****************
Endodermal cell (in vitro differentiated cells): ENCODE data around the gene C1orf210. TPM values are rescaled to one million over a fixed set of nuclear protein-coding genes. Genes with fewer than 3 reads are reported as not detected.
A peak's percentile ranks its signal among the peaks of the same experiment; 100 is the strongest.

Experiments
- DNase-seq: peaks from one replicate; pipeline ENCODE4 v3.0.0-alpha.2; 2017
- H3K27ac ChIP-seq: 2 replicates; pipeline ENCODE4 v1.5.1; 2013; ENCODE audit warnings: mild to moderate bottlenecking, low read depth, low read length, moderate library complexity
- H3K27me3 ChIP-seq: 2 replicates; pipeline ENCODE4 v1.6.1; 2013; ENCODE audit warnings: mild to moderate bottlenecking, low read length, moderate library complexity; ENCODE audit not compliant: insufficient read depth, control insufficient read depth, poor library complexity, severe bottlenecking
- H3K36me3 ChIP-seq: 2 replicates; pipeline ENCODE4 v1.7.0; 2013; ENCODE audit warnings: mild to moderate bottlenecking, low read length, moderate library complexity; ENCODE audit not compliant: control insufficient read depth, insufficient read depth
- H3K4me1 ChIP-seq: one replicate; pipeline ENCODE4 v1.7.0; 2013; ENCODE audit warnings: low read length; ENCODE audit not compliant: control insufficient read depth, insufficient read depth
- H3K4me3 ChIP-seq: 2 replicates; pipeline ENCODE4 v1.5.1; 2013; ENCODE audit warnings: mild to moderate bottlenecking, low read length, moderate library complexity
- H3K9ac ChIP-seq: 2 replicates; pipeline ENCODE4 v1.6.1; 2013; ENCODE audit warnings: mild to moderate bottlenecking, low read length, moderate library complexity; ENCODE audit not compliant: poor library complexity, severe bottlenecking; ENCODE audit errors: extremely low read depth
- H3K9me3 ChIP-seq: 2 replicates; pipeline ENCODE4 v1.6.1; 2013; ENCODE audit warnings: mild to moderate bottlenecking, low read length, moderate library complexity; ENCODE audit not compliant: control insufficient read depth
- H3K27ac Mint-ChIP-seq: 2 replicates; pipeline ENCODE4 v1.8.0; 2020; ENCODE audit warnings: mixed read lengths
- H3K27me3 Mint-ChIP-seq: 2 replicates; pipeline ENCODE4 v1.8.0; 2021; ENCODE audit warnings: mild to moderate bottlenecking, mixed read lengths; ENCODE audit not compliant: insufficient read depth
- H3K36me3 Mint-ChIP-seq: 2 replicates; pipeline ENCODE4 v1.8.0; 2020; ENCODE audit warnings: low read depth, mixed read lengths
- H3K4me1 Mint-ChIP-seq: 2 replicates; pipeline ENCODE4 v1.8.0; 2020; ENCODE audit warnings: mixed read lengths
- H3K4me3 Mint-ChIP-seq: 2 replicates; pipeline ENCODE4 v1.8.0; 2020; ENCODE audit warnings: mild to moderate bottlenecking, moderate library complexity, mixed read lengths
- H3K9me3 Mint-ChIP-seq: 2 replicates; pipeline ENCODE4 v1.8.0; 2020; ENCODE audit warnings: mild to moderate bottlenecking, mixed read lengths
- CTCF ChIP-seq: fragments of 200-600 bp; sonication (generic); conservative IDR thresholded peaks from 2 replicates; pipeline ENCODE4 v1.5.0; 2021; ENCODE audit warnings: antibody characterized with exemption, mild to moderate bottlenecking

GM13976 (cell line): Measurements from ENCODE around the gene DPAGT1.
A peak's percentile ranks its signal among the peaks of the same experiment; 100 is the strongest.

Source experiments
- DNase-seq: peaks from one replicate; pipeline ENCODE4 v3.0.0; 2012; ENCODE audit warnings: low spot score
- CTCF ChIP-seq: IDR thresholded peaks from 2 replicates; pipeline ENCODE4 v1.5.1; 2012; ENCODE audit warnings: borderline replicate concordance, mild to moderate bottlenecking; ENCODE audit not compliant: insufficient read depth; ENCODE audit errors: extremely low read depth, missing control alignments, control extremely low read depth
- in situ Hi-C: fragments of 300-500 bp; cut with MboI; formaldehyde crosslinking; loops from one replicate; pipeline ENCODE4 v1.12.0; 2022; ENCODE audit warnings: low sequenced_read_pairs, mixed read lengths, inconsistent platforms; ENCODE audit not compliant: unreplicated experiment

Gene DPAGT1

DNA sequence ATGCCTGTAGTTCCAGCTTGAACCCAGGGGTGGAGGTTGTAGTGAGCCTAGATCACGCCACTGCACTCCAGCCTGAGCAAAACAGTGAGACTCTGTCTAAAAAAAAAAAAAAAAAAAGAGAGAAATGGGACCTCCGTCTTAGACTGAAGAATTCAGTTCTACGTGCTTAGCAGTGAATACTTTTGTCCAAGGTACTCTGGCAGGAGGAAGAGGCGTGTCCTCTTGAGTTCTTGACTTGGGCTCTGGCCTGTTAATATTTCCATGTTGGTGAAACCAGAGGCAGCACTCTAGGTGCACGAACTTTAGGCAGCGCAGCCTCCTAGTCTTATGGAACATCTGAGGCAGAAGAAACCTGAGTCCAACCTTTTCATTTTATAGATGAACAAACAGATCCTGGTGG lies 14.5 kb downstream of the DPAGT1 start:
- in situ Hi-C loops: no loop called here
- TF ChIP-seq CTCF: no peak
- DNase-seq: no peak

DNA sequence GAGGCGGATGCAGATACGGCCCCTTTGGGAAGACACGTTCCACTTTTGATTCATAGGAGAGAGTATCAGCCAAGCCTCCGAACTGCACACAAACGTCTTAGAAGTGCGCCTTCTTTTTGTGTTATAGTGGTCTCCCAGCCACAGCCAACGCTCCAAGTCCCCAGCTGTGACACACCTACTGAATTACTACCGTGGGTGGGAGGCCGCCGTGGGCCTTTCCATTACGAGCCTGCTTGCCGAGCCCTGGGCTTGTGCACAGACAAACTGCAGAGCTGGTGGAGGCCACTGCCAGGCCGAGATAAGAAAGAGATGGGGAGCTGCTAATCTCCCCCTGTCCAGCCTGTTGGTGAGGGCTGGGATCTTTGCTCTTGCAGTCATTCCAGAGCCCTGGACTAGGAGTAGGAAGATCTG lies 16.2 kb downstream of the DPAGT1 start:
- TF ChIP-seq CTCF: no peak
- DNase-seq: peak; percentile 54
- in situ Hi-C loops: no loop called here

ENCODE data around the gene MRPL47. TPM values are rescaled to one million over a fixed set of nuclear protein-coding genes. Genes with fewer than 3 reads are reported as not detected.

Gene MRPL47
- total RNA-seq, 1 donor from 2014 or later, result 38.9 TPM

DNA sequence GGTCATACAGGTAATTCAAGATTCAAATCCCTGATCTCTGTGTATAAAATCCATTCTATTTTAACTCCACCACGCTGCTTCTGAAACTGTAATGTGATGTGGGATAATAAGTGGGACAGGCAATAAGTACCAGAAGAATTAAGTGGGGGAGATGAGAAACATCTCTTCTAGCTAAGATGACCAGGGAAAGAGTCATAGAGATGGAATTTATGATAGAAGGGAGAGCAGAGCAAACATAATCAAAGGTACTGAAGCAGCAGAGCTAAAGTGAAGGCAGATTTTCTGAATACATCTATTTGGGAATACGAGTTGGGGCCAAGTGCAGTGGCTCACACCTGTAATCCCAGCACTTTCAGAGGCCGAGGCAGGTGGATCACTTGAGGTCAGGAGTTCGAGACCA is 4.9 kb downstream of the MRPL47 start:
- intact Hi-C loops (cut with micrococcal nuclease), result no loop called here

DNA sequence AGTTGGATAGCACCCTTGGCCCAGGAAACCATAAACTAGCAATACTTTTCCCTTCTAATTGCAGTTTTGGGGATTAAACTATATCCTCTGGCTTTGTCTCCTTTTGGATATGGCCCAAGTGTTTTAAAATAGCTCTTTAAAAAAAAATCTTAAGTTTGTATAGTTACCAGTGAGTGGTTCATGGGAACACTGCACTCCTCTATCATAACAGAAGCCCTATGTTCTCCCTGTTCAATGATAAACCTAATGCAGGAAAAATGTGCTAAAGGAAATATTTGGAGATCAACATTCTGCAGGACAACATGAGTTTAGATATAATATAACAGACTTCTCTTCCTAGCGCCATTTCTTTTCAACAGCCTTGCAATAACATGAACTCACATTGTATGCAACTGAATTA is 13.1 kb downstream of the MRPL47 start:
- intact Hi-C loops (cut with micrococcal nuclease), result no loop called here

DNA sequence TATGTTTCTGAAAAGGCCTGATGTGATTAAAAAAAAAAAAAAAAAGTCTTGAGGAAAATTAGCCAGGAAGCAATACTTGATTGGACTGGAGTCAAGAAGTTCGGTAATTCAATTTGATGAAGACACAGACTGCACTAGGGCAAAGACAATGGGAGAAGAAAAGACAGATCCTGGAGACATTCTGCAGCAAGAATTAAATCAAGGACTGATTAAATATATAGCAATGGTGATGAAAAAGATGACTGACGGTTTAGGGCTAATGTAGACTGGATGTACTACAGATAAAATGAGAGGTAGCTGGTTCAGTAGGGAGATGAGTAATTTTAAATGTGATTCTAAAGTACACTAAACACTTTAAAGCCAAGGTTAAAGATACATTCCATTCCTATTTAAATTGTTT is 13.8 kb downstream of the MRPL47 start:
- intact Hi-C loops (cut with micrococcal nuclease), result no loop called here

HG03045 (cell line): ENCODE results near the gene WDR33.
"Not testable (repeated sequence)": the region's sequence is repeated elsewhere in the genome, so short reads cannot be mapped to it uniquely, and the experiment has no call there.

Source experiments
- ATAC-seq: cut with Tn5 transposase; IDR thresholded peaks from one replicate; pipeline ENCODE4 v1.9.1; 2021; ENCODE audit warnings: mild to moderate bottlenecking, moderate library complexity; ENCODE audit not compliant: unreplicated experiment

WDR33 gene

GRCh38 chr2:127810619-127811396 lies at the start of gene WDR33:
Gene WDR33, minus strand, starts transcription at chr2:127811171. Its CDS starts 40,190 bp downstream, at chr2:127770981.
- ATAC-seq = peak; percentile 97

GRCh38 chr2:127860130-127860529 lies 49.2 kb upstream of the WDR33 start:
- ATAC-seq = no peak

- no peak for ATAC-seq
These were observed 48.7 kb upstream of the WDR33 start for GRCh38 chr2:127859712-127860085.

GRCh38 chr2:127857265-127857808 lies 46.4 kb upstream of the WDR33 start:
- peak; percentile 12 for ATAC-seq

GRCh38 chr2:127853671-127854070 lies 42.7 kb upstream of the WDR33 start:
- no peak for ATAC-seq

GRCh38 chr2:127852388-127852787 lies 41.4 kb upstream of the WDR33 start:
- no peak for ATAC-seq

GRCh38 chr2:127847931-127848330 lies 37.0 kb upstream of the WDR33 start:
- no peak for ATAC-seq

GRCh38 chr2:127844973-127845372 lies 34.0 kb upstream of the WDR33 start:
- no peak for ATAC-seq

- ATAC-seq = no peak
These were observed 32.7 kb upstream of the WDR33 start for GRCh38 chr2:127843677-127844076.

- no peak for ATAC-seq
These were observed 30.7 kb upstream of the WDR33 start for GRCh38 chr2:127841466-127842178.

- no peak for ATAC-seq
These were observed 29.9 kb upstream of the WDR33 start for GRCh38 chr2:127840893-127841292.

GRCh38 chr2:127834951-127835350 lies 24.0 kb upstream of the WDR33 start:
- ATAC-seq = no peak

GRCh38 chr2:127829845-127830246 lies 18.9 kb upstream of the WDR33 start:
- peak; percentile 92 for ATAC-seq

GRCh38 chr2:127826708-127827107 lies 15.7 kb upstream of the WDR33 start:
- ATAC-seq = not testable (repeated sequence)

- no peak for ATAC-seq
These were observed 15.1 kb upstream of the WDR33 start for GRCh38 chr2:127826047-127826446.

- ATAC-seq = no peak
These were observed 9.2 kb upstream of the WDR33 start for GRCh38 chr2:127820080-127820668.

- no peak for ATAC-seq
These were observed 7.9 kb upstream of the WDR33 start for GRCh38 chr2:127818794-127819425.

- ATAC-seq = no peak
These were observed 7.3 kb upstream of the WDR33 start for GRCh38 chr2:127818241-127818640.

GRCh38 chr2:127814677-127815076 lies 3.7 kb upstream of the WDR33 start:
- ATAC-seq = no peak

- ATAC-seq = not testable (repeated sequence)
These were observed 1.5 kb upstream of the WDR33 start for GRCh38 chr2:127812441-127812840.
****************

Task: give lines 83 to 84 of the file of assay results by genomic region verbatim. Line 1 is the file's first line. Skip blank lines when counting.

- ATAC-seq = no peak
These were observed 7.3 kb upstream of the WDR33 start for GRCh38 chr2:127818241-127818640.